Dayaar-E-Shauq Mera – Land of my Hopes: Faiz Ullah

As Jamia Teachers Association calls for a candelight vigil at India Gate TODAY at 5 pm (December 23, 2019), we are publishing an earlier Facebook post by FAIZ ULLAH on Jamia written soon after the police violence at the university during the anti-CAA protests there.

Dayaar-e-shauq mera is the anthem of Jamia Milia Islamia. Translation of the lyrics at this link.

FAIZ ULLAH writes:

Jamia Millia Islamia for me, and many like me who grew up in the small neighbourhoods around it, is not just a institution of higher education. It is our nursery, our playground, and where we came of age. My family moved from Bara Hindu Rao to Jamia Nagar area in the mid 1980s because my father thought living in the vicinity of an educational institution would be good for us. I am not very sure if the anti-Sikh violence of 1984 Delhi was a decisive reason for him to move us to a place he thought would be safe, but looking back I think he did kind of foresaw the shape of things.

Over the next couple of decades my elder brother studied History, My sister Social Work, and I, Mass Communication at Jamia. My niece will graduate this year from the same university in which her grandfather also enrolled for a while for his fourth degree – he had to drop out in the first year because he was already running a small primary school with my mother and practicing law on the side.

My brother was active in the students’ politics circles and served as the joint secretary of the university’s students’ union. This often translated into arguments between him and my father, not over his politics but that he would be too involved in it and would disappear for days without any information.

My sister studied mathematics and social work and it is by mostly failed attempts at reading the books she issued from the Jamia library, the best south of JNU in Delhi, I learned about social justice and empathy. It is in Jamia where she and my brother-in-law met. They shared cycle rickshaw rides between their departments, on either ends of the campus, and would get stared at. This was 1990s and according to the unwritten campus code only committed couples shared cycle rickshaws. They got married a few years later in one of the venues Jamia makes available to the local community for their social events.

We, as kids, played in its playgrounds, where its Director of Physical Education issued us equipment meant for only for bonafide students. Jamia students often yielded to our requests to let us play in parts of its open spaces. We ate from its canteen and drank cold water from its water fountains when both electricity and ice were luxuries. We went out to pick mulberries and jamuns from under its bountiful trees. When our world barely extended beyond Ashram, Bhogal, Nizamuddin, we got to attend amazing talks, concerts, and the annual Taaleemi Mela. Much of what the then Chief Justice of India AM Ahmedi said did not make sense to me, I sat through his address because I knew it was important. I heard Ustad Bismillah Khan’s recital here. He said he is too frail to play Kajri but would try for us as he had not played before such a well-behaved audience in a long time.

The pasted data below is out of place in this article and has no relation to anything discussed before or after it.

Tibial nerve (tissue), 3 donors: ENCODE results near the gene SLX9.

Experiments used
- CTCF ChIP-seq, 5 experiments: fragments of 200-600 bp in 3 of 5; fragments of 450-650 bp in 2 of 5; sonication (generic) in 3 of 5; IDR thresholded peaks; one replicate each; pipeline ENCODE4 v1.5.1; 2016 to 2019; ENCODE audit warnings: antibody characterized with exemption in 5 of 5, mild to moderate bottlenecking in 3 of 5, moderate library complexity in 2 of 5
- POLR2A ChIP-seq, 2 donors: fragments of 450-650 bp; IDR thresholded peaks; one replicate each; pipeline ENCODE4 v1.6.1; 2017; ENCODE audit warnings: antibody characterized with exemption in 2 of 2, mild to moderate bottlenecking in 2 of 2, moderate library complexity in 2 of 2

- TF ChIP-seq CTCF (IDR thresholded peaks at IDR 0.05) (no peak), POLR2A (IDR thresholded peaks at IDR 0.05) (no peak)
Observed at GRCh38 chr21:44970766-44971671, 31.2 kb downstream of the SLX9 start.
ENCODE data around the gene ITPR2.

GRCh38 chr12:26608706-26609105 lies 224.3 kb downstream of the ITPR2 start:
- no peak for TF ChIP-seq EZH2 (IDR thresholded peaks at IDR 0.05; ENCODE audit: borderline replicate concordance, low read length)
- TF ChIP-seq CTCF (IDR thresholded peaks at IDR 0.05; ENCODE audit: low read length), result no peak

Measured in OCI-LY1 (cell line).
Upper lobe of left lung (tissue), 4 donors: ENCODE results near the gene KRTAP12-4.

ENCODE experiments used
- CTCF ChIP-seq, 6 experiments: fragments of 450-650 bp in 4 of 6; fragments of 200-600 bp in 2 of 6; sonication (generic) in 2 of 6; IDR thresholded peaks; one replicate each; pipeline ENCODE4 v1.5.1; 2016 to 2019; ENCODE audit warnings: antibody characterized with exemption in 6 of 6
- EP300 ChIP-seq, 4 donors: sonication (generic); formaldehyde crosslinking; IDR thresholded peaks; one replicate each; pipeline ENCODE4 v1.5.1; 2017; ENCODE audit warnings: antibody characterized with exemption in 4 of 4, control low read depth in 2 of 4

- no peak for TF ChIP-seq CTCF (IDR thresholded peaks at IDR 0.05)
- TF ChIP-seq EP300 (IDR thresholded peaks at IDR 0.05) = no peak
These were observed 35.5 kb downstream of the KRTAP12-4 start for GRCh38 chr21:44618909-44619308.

Jamia shared its boundary with contiguous neighbourhoods of New Friends Colony, Zakir Nagar, Joga Bai, Batla House, Okhla, Ghaffar Manzil, and Sukhdev Vihar. We did not fully know it then where our mohalla ends and where the campus begins. This always did not work out well for Jamia as some part of its land was usurped by local land sharks.

While the subsequently built perimeter wall did limit the the residents-campus interactions, it did little to block the tear gas from reaching its neighbours last Sunday. Everybody knew, their ‘Jamia ke Bachche’ were under unprecedented and brutal attack.

I thoroughly enjoyed my time in Jamia where I, a timid and introverted person, began to develop an independent and confident voice. I hated the regimented school life and did everything to get away from it, but university was different – it allowed us to be free. With free DTC bus passes in our pockets we would go out and see parts of the city we had never seen before.

My MA programme was a portal to a whole new world for me. It opened up a so many different ways of seeing and being for me – I just had to choose. We watched cinema from all over and had access to the some of the best equipment and infrastructure in the country. I met teachers who, for the first time, took me seriously. No idea was taboo or too radical for them. If there was any intolerance it was only for the instances when students undermined their own capacities to imagine better, do better.

I found enduring friendships here, all-weather friendships. Ours was and remains a wildly diverse group. We celebrated Eid, Diwali, Christmas, Durga Puja together. Even now when we are in different places, we keep in touch and meet often. My friends go to my place even when I am not there, if only to eat kebabs my bhabhi makes. I just wish we argued a little less with each other!

I found love here. I am sure and she is sure that we could not have met anywhere else but Jamia. We got married earlier this year.

Today all of us are sad and angry at the attack on our alma mater, our dayaar-e-shauq, our sheher-e-aarzu. Land of our hopes, land of our dreams.

Jamia is a uniquely Indian institution, a child of Independence movement, an experiment in secularism, a successful one I daresay. But it’s more than just an institution of higher education. It is, to borrow from Maxim Gorky, my university, but also my world, my childhood.

Faiz Ullah works at School of Media and Cultural Studies, TISS, Mumbai

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